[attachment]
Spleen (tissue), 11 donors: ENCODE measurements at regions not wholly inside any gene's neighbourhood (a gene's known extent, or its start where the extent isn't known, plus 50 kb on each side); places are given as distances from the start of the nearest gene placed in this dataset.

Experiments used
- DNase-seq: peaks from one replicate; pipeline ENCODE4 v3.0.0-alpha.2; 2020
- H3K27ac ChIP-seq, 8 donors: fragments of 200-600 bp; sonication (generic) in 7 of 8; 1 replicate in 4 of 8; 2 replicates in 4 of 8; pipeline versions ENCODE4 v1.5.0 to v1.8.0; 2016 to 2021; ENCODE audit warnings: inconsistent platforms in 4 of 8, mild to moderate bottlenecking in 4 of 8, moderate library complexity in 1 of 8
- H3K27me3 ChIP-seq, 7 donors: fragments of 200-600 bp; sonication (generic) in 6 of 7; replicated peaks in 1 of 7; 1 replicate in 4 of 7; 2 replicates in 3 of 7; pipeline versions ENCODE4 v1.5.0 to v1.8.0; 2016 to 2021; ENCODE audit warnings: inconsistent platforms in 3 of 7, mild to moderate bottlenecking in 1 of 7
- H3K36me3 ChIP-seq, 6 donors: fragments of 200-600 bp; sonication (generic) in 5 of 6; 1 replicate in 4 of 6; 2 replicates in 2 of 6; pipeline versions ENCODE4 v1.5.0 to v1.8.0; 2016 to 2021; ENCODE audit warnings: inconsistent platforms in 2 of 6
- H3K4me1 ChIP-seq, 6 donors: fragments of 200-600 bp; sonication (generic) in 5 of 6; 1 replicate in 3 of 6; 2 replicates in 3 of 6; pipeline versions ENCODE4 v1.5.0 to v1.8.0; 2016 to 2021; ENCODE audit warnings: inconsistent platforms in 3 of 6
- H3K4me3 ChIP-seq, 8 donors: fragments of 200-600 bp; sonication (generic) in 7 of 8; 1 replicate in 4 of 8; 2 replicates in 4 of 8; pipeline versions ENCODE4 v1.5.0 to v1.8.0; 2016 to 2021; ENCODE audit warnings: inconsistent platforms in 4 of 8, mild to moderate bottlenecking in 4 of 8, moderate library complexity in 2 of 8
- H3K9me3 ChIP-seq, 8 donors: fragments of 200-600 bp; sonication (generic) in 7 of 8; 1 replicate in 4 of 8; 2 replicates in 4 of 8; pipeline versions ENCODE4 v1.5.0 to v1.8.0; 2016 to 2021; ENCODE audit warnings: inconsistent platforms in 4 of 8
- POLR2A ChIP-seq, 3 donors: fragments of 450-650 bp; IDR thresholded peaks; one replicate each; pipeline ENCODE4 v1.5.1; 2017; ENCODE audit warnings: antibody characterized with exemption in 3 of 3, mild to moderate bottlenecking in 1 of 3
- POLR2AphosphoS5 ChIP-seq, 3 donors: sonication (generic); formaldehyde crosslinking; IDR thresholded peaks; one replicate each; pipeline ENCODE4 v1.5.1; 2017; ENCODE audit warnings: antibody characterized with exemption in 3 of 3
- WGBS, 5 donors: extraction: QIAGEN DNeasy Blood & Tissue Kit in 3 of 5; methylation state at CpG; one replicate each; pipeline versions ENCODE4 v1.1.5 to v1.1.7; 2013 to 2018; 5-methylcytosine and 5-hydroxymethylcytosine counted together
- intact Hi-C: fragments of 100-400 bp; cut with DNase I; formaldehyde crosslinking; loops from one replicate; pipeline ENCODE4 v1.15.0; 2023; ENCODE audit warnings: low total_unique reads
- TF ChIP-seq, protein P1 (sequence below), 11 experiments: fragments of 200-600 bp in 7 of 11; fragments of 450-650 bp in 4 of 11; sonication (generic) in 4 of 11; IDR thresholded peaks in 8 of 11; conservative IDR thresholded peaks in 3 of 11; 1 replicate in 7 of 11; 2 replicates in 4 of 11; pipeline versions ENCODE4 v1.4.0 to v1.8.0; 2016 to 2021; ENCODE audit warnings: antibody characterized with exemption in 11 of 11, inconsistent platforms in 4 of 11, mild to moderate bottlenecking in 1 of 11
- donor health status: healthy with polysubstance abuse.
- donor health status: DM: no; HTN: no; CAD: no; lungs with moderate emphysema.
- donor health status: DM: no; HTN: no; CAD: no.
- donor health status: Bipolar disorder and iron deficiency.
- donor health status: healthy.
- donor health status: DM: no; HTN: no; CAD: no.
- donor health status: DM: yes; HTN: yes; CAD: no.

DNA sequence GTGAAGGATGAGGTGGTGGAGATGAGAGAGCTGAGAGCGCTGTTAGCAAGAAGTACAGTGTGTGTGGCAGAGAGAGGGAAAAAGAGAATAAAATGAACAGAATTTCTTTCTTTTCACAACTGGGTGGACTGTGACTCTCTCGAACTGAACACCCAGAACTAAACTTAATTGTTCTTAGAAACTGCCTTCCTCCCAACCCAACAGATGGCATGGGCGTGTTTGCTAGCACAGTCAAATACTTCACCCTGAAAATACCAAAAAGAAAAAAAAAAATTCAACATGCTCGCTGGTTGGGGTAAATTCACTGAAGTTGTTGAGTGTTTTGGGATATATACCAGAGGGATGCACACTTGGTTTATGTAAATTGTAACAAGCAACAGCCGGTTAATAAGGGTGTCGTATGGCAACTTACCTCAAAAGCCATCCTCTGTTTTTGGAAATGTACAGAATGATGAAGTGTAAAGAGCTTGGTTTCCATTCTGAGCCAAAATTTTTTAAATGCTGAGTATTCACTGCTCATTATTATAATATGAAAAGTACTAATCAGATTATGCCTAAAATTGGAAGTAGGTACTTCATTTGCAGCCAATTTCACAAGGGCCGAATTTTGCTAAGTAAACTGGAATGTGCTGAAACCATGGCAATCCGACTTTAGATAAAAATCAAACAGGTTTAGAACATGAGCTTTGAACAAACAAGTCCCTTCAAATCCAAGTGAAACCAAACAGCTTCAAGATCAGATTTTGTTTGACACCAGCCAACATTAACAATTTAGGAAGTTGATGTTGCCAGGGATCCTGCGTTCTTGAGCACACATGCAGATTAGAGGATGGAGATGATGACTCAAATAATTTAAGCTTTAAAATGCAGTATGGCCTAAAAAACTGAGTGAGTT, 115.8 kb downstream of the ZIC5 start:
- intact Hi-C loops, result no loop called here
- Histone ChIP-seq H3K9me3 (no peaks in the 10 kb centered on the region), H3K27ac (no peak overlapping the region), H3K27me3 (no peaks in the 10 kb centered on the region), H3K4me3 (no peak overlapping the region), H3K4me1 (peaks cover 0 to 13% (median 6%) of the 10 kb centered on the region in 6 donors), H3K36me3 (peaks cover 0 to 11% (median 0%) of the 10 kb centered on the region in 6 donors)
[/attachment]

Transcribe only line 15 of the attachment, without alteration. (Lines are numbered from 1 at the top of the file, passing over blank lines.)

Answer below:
- donor health status: healthy with polysubstance abuse.